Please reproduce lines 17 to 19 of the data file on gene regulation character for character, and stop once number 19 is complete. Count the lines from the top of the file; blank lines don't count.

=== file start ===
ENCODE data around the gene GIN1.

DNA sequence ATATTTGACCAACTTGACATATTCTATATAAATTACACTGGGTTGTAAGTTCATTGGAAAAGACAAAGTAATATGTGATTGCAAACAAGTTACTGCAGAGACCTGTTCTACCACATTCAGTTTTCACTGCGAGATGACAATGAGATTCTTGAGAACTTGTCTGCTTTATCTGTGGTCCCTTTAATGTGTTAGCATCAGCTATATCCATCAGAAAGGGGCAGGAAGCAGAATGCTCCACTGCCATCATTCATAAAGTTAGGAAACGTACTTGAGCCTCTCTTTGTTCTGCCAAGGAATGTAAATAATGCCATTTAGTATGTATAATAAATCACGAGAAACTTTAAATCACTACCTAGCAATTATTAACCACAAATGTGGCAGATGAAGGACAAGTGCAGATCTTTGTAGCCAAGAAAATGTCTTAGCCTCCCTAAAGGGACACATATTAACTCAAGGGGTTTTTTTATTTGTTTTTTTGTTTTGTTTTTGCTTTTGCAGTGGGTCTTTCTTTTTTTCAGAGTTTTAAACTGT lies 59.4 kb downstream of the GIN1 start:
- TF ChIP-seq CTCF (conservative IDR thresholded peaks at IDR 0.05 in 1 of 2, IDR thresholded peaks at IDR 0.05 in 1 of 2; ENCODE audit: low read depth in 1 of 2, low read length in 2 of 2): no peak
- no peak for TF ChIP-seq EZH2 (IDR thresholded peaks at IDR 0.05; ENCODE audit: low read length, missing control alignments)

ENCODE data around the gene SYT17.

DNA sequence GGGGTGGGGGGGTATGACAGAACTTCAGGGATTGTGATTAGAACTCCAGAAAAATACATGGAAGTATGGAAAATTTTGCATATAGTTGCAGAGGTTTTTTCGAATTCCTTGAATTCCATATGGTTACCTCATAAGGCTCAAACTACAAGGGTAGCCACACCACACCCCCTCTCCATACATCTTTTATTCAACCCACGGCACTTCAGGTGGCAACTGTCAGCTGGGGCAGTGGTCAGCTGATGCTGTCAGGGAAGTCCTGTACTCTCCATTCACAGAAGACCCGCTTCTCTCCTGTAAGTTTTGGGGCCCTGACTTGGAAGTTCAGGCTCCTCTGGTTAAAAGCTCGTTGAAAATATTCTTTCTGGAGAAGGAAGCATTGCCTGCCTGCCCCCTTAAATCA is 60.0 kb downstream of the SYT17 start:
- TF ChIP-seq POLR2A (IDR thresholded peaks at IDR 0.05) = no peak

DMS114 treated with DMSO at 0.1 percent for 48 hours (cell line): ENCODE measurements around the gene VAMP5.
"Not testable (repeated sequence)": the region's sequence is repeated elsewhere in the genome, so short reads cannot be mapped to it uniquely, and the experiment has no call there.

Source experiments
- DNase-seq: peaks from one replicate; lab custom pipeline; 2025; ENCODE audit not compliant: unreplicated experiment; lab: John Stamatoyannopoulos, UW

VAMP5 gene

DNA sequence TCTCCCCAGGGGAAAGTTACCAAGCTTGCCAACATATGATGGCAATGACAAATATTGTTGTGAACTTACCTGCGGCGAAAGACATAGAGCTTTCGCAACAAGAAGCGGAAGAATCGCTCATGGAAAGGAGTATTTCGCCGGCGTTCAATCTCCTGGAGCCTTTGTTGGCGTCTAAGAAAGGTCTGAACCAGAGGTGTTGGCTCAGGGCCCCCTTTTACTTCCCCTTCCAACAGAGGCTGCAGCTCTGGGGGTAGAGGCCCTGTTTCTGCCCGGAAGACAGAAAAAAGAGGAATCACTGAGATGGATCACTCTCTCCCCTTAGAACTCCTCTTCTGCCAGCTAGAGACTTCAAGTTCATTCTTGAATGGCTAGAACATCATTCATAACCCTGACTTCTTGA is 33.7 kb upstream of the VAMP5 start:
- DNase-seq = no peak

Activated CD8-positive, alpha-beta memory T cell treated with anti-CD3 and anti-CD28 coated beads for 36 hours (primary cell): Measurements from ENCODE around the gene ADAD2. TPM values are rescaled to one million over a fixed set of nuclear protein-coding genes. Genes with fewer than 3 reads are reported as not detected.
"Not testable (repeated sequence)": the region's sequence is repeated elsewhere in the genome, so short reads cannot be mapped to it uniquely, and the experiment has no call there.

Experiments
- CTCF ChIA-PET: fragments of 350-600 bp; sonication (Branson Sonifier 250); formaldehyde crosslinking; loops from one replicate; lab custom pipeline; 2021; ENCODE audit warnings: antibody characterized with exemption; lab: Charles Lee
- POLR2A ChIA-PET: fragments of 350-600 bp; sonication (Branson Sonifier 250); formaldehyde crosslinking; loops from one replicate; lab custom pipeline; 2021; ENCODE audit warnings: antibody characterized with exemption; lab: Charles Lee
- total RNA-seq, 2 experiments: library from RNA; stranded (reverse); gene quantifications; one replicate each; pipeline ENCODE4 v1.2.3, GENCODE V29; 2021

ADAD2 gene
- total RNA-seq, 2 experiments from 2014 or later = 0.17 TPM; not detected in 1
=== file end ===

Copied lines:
Experiments
- CTCF ChIA-PET: fragments of 350-600 bp; sonication (Branson Sonifier 250); formaldehyde crosslinking; loops from one replicate; lab custom pipeline; 2021; ENCODE audit warnings: antibody characterized with exemption; lab: Charles Lee
- POLR2A ChIA-PET: fragments of 350-600 bp; sonication (Branson Sonifier 250); formaldehyde crosslinking; loops from one replicate; lab custom pipeline; 2021; ENCODE audit warnings: antibody characterized with exemption; lab: Charles Lee